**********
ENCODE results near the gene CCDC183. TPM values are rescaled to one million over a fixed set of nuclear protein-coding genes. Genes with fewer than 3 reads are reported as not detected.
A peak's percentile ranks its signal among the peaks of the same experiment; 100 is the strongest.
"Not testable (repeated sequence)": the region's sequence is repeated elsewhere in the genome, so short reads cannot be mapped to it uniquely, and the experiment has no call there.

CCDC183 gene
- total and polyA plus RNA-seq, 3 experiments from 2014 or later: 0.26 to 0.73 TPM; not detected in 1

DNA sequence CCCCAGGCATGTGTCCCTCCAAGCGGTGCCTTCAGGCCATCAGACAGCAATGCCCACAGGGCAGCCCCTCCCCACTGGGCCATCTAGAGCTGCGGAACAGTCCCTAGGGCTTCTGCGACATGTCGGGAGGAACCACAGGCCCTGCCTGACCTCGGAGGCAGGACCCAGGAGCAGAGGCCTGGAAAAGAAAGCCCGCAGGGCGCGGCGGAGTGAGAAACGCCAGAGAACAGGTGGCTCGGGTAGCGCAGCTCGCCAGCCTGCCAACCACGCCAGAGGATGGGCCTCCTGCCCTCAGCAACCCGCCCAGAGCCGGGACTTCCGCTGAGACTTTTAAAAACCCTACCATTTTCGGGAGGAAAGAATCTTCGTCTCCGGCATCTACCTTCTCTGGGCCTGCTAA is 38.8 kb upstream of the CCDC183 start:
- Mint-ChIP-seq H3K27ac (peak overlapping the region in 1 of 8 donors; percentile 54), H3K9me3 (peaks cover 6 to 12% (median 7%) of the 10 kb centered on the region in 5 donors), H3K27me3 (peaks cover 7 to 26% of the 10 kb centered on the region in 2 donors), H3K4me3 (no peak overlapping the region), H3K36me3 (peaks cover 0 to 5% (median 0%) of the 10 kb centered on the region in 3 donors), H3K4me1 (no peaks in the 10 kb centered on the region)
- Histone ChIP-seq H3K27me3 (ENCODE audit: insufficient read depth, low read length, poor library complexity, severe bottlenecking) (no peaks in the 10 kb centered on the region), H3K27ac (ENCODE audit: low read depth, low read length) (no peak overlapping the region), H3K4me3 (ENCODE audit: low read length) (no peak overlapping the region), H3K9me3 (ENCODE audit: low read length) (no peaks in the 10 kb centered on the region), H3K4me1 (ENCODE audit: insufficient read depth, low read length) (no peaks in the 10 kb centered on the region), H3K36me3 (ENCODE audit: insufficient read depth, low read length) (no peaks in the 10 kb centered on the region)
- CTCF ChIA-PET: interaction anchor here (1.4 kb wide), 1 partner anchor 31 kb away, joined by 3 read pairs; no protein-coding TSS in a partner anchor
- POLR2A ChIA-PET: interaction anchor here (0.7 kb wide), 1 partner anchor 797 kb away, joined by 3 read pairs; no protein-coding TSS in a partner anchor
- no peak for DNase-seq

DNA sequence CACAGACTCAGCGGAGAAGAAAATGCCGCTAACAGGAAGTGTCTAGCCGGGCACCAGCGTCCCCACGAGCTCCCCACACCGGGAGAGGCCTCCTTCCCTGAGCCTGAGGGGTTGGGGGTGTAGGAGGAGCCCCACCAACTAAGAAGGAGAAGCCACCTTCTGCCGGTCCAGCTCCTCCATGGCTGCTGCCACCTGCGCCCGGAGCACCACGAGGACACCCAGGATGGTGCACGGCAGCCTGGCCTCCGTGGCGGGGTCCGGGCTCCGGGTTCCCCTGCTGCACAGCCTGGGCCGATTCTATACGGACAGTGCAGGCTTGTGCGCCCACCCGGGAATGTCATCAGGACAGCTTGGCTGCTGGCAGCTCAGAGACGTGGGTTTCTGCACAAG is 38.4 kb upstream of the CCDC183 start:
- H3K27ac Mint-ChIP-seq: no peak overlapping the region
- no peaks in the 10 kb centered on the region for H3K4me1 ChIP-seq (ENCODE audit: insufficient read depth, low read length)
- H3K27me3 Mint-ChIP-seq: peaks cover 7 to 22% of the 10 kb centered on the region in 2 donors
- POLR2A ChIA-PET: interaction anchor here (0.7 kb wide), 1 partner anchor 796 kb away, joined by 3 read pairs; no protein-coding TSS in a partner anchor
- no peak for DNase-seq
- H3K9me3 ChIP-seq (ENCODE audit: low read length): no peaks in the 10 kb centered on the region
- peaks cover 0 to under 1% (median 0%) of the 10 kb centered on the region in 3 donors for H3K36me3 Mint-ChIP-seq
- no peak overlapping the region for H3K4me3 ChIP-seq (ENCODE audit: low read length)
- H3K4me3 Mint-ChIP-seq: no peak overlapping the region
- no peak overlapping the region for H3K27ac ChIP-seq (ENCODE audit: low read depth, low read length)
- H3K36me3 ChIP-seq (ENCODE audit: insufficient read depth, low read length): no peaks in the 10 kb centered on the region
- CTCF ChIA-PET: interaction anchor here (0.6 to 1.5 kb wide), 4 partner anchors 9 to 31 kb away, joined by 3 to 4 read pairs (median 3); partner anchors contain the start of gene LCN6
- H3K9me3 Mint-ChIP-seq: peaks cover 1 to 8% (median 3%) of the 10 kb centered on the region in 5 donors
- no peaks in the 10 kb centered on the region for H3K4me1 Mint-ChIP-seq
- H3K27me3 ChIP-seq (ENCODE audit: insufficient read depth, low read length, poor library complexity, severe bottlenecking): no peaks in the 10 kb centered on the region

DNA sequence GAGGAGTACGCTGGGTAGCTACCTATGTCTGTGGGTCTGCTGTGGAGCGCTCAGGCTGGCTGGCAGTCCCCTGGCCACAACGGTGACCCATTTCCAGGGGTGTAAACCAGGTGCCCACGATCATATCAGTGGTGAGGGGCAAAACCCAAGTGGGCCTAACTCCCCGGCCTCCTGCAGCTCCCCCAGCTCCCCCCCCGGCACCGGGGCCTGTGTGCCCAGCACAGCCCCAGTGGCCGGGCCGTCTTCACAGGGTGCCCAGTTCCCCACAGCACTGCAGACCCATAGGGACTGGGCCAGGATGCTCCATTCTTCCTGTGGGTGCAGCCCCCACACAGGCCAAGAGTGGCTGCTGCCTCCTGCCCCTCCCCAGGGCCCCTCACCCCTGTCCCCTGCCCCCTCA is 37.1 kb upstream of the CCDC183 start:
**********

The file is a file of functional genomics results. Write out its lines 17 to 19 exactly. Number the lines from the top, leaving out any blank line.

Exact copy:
- no peak for DNase-seq
- H3K9me3 ChIP-seq (ENCODE audit: low read length): no peaks in the 10 kb centered on the region
- peaks cover 0 to under 1% (median 0%) of the 10 kb centered on the region in 3 donors for H3K36me3 Mint-ChIP-seq